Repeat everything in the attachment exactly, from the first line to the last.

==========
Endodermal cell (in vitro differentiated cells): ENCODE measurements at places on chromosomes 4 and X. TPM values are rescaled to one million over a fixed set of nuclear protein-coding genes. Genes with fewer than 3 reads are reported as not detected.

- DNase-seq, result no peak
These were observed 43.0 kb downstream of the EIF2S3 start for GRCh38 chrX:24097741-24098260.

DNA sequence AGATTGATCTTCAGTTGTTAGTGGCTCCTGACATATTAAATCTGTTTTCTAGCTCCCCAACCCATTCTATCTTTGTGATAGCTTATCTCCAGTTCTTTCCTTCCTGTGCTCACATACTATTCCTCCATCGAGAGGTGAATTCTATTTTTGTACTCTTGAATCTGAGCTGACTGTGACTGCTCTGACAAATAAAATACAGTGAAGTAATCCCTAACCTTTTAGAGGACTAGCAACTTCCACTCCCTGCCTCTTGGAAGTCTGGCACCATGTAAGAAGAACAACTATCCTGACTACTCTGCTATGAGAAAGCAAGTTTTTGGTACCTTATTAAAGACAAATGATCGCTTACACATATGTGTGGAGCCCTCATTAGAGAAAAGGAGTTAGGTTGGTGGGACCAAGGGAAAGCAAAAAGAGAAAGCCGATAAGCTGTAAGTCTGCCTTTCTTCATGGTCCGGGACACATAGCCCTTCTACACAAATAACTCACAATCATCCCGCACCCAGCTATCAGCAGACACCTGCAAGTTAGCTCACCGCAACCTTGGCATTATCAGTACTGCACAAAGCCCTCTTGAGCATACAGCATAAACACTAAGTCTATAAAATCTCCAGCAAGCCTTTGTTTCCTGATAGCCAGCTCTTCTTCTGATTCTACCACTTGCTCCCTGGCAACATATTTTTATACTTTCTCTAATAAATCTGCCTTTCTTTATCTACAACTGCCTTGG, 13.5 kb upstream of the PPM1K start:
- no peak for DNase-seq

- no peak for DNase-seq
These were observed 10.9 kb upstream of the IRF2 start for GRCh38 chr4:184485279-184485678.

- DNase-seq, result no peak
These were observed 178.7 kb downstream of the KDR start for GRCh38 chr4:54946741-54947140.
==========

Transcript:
Endodermal cell (in vitro differentiated cells): ENCODE measurements at places on chromosomes 4 and X. TPM values are rescaled to one million over a fixed set of nuclear protein-coding genes. Genes with fewer than 3 reads are reported as not detected.

- DNase-seq, result no peak
These were observed 43.0 kb downstream of the EIF2S3 start for GRCh38 chrX:24097741-24098260.

DNA sequence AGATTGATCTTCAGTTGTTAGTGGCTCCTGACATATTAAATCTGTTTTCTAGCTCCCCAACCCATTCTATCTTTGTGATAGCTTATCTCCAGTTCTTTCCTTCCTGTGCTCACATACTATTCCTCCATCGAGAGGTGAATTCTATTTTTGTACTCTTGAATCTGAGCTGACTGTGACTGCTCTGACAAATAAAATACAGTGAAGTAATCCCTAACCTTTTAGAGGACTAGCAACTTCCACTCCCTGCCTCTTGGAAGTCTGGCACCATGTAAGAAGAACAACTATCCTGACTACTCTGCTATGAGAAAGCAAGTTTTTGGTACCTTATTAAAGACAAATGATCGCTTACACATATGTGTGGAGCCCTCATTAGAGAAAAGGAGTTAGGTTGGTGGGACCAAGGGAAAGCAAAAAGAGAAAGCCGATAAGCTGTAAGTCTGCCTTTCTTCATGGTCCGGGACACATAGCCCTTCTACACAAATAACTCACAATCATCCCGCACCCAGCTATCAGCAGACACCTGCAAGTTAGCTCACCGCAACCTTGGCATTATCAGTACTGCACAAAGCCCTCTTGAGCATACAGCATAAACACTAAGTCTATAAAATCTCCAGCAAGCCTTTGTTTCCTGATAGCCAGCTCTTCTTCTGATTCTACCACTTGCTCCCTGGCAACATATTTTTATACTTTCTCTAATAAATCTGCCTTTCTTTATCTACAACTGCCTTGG, 13.5 kb upstream of the PPM1K start:
- no peak for DNase-seq

- no peak for DNase-seq
These were observed 10.9 kb upstream of the IRF2 start for GRCh38 chr4:184485279-184485678.

- DNase-seq, result no peak
These were observed 178.7 kb downstream of the KDR start for GRCh38 chr4:54946741-54947140.